Are We There Yet?
Henry Ford, Thomas Edison, and the Rage for “Automobiling”
Henry Ford and Thomas Edison were two of the most famous men in America in the early 1900s. And when they took summer vacations together for about a decade, it was headline news. Jeff Guinn documents these annual jaunts in his new nonfiction book The Vagabonds, which goes year by year in recounting the journey taken. He tells us who came along and assesses the general success of the outings. But he’s able to do this because, at the time, the national press documented these journeys just as carefully, as road trips gradually became an American obsession
I said “Henry Ford and Thomas Edison” but in the early days of their “automobiling” (the nickname for the novel idea of getting into a car and just going somewhere) it was almost always “Thomas Edison and Henry Ford” since Edison was initially even more famous.
The trips were a genuine desire for two men to get away, however briefly, from their business concerns. But it was also a canny bit of self-promotion for them, and especially for Ford’s trusty Model T. When they began in 1914 with an ill-advised foray into the Florida Everglades, paved roads were almost as much a novelty as automobiles. Summer vacations hadn’t really taken hold. Who could ever get far enough away and back again in a week or two?
Those bold enough to jump in a car and go automobiling were enterprising sorts who slept in their car on the side of a road (motels hadn’t been thought of yet either) or pitched tents in a farmer’s field and woke up with a shotgun in their face. If they were lucky, he gave them an offer to buy eggs and milk for a cheap price.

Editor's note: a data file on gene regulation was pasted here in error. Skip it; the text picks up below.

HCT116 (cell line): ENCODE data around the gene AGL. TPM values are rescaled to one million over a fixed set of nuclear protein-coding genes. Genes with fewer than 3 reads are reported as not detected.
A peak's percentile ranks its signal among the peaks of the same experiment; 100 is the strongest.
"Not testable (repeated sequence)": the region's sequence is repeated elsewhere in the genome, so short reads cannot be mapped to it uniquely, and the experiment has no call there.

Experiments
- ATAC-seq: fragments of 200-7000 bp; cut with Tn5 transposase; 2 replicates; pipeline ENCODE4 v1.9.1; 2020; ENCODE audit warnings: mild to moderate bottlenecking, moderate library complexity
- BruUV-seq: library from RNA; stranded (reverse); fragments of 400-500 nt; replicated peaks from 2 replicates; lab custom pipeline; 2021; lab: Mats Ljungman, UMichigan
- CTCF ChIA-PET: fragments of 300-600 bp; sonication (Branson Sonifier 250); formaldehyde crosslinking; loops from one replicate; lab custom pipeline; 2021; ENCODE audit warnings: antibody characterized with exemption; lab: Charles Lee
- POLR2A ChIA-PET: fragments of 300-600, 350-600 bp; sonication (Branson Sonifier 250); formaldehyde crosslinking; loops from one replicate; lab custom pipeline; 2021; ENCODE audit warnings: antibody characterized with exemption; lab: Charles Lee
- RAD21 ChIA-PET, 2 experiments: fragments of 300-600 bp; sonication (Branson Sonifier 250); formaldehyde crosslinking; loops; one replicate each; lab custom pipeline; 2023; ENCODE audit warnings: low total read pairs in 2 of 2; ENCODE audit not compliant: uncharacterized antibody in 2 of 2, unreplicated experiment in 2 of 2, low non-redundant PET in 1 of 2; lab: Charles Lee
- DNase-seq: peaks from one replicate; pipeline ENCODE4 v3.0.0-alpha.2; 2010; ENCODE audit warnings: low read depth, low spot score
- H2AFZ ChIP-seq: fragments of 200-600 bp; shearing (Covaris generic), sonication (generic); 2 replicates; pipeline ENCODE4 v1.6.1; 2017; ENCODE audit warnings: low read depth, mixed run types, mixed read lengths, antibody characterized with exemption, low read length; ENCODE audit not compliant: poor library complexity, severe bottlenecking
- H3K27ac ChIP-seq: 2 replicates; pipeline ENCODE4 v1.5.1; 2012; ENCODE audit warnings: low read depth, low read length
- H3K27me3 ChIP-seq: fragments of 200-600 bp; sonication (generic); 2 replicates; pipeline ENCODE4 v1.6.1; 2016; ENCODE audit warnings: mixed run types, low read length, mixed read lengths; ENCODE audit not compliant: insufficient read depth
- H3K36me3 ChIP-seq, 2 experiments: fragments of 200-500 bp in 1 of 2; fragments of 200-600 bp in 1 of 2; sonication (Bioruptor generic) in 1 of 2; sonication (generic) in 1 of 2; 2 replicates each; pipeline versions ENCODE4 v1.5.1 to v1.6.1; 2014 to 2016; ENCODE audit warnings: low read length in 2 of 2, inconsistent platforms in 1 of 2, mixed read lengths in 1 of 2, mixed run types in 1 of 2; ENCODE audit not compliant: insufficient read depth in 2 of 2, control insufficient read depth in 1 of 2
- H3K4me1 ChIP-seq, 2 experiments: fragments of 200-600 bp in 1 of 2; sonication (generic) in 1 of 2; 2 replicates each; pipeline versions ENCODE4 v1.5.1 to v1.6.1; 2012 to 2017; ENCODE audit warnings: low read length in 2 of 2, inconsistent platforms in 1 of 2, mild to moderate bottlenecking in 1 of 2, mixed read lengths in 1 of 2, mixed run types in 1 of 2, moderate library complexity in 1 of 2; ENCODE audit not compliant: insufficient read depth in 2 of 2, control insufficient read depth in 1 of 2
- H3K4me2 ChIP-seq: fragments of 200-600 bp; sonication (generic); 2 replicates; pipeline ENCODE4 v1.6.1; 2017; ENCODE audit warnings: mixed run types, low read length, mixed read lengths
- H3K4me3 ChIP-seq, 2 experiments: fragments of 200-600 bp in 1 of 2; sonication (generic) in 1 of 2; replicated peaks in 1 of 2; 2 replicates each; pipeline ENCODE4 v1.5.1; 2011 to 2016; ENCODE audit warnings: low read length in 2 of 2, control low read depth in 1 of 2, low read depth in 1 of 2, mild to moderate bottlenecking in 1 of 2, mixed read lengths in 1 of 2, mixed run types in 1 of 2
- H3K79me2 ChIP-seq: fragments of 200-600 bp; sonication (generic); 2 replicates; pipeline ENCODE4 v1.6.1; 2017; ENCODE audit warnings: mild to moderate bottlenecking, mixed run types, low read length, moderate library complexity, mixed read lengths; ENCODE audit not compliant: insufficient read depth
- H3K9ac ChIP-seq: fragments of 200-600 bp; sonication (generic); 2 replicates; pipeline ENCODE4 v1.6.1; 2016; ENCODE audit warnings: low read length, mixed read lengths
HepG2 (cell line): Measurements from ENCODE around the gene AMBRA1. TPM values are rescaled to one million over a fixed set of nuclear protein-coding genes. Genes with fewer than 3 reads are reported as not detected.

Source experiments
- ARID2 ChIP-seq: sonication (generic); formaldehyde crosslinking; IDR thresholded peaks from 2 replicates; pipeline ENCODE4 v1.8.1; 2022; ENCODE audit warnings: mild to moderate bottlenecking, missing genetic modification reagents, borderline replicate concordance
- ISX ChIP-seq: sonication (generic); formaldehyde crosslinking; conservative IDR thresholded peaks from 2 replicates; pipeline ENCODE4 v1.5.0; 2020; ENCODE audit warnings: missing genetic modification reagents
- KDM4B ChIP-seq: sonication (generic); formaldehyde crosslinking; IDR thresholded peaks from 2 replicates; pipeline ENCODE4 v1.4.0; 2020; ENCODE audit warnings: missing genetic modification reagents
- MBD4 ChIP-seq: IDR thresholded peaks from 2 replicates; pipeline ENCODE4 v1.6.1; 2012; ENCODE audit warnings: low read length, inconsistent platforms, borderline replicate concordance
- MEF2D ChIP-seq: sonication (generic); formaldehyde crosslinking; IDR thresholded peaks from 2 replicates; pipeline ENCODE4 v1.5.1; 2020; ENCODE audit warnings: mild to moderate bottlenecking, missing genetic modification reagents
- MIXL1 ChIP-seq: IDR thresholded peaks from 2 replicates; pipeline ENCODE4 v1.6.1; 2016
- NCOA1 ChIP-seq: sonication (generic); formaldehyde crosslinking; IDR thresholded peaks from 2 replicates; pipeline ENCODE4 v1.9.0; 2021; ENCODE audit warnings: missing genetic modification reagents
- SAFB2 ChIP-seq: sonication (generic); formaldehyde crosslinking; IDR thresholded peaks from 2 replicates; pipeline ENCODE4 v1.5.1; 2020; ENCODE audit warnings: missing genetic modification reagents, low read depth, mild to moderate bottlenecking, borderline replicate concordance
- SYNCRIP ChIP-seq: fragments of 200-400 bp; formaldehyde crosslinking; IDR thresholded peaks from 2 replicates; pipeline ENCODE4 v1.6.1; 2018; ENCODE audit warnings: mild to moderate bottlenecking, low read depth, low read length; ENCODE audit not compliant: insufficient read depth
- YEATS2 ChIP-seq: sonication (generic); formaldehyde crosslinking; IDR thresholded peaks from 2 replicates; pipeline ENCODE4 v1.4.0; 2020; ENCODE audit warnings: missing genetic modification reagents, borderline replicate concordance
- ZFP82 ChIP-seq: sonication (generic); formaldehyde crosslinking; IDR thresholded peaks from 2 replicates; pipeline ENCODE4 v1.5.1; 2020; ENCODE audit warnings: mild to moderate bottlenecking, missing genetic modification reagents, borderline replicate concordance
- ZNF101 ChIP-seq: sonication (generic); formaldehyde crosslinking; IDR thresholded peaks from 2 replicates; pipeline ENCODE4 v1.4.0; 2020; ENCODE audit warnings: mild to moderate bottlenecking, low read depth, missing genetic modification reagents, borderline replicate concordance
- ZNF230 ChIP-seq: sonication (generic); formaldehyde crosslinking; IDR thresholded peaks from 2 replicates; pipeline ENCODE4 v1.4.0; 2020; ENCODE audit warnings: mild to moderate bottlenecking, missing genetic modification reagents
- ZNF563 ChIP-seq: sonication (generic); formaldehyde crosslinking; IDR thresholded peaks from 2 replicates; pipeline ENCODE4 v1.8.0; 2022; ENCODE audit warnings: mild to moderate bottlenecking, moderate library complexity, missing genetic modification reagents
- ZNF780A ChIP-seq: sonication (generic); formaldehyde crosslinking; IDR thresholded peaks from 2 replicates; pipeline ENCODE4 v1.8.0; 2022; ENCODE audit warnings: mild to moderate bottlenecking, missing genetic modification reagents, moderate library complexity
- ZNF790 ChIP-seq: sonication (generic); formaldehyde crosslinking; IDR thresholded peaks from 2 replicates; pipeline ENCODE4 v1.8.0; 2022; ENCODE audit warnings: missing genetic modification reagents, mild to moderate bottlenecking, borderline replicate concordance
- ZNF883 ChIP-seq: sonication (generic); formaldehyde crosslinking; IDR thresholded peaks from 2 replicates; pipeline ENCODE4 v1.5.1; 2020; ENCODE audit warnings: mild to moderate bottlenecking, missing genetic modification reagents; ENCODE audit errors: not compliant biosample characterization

Edison and Ford pretended they were roughing, but the trips almost always included an elaborate entourage, stops in nice hotels, and more to soften the blow. Family did sometimes come along for the ride but the trips almost always included tire manufacturer Harvey Firestone and naturalist John Burroughs. They called themselves the Four Vagabonds.
Firestone was a hugely successful businessman in his own right, but the two giants saw him as little more than a factotum to arrange details, deal with the press and such. Burroughs was a naturalist they both admired who could offer detailed info on the flora and fauna they passed. He was also a grumpy old cuss. Between his harrumphing and Edison’s fitful desire to “rough it,” problems of one sort or another bedeviled almost every trip.
For all the free publicity the vagabonds garnered, the friendship between Edison and Ford was genuine. Neither man liked pretty much anyone. Plus they were so wealthy and powerful that everyone they came into contact with seemed to want something. Well, Ford was richer than Edison by a mile, so he didn’t want money. And he’d begun in Edison’s labs and admired the inventor tremendously, so that was all right with Edison and they got along fine.
Guinn uses the narrative of these trips from 1914 to 1925 to tell the story of Ford and Edison’s lives, going chapter by chapter and trip by trip to illuminate the radical impact of the automobile and posit some fascinating what-ifs. Presidents Harding and Coolidge each joined the Vagabonds on their sojourns at one point. And Ford’s vehement opposition to World War I might well have been a launching pad for the anti-Semitic automaker’s Presidential bid if his hesitancy and a wary wife didn’t put the kibosh on that.
Ultimately, few of the trips were particularly fun for the people involved, thanks to bad weather, ill-tempered companions, mechanical failure, a too-eager press tagging along, and a thousand other reasons, with the blame usually laid at the feet of poor, beleaguered Firestone.
Often someone else’s bad vacation can make for a good story. But given the outsized importance of the men involved, Guinn seems just as harried as Firestone. Rather than satisfying my interest in the men or their misadventures, it makes me look forward more eagerly to Edmund Morris’s posthumous biography of the inventor due out in October.
It’s not Guinn’s fault each individual trip seems anti-climactic and repetitive. Yet after hearing about five or six of them in a row you start tapping your toes and wondering impatiently if we’re there yet. But in this fitfully engaging, dutiful narrative, we never quite arrive.
(Simon & Schuster; July 9, 2019)